[19] My brothers, if anyone among you wanders from the truth and someone brings him back,  [20] let him know that whoever brings back a sinner from his wandering will save his soul from death and will cover a multitude of sins.

James has already made the connection between the physical and the spiritual.  The Church is to have a ministry that has both in mind.  Spiritual matters are the priority but physical matters are important as well and many times it’s hard to separate the two.  Both impact the Church.  Read More

Sermon: While You Wait Part 1 (James 5:1-12)

While You Wait Pt. 1

James 5:1-12

 

James 5:1-12 (ESV) 

    Come now, you rich, weep and howl for the miseries that are coming upon you.  [2] Your riches have rotted and your garments are moth-eaten.  [3] Your gold and silver have corroded, and their corrosion will be evidence against you and will eat your flesh like fire. You have laid up treasure in the last days.  [4] Behold, the wages of the laborers who mowed your fields, which you kept back by fraud, are crying out against you, and the cries of the harvesters have reached the ears of the Lord of hosts.  [5] You have lived on the earth in luxury and in self-indulgence. You have fattened your hearts in a day of slaughter.  [6] You have condemned; you have murdered the righteous person. He does not resist you.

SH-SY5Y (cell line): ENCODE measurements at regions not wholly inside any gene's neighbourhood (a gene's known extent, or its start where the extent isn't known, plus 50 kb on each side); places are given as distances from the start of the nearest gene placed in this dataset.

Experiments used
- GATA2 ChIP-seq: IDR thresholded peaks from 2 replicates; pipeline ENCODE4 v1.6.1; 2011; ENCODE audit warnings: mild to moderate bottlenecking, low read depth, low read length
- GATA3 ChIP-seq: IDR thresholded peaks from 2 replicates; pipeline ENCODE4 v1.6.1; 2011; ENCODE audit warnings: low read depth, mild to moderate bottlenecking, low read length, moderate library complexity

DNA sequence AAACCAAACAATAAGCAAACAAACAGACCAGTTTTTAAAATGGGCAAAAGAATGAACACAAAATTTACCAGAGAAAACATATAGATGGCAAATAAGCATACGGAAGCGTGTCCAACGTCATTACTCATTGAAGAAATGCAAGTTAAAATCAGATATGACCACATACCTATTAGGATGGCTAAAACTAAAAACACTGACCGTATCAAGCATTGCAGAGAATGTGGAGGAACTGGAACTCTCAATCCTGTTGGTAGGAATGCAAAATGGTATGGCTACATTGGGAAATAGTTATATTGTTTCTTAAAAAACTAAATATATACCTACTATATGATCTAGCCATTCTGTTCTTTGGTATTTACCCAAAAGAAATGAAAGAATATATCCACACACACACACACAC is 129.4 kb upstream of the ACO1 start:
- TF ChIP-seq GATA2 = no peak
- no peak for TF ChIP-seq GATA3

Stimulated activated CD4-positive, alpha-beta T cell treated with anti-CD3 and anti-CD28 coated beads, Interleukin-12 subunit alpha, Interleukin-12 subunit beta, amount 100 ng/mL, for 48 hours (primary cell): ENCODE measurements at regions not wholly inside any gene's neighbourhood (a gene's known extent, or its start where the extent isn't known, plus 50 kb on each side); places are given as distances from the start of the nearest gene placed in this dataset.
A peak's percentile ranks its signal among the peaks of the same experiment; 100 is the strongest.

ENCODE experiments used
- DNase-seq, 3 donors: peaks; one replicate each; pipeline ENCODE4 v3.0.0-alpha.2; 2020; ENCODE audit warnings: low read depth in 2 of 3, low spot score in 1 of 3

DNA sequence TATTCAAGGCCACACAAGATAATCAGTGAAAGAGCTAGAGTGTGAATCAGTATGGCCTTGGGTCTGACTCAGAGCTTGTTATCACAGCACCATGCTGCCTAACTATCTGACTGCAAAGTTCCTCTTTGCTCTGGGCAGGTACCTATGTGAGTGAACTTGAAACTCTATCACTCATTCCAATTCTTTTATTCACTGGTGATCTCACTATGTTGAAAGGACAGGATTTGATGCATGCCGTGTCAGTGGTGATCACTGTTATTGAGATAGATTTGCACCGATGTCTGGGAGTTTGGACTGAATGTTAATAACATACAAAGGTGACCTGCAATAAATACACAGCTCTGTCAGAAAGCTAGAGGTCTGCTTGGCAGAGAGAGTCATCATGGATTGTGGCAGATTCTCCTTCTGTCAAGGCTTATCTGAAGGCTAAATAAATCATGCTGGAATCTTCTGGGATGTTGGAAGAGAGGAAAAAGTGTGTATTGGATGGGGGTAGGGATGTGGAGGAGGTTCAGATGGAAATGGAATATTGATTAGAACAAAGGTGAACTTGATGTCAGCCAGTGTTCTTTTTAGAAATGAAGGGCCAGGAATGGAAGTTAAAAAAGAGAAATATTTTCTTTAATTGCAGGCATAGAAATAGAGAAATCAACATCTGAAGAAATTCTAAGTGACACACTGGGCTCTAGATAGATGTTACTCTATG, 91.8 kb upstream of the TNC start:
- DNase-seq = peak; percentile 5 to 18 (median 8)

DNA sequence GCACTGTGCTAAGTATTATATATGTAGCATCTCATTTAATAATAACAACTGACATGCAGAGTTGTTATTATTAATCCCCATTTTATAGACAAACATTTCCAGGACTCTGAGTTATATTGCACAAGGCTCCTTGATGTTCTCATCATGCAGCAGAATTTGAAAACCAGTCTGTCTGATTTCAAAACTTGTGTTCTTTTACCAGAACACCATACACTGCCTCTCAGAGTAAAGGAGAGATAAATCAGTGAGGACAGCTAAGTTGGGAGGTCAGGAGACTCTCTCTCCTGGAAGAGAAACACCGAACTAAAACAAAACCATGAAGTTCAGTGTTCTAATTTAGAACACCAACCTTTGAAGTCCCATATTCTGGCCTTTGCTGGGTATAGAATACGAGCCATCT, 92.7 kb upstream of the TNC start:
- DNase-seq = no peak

[7] Be patient, therefore, brothers, until the coming of the Lord. See how the farmer waits for the precious fruit of the earth, being patient about it, until it receives the early and the late rains.  [8] You also, be patient. Establish your hearts, for the coming of the Lord is at hand.  [9] Do not grumble against one another, brothers, so that you may not be judged; behold, the Judge is standing at the door.  [10] As an example of suffering and patience, brothers, take the prophets who spoke in the name of the Lord.  [11] Behold, we consider those blessed who remained steadfast. You have heard of the steadfastness of Job, and you have seen the purpose of the Lord, how the Lord is compassionate and merciful.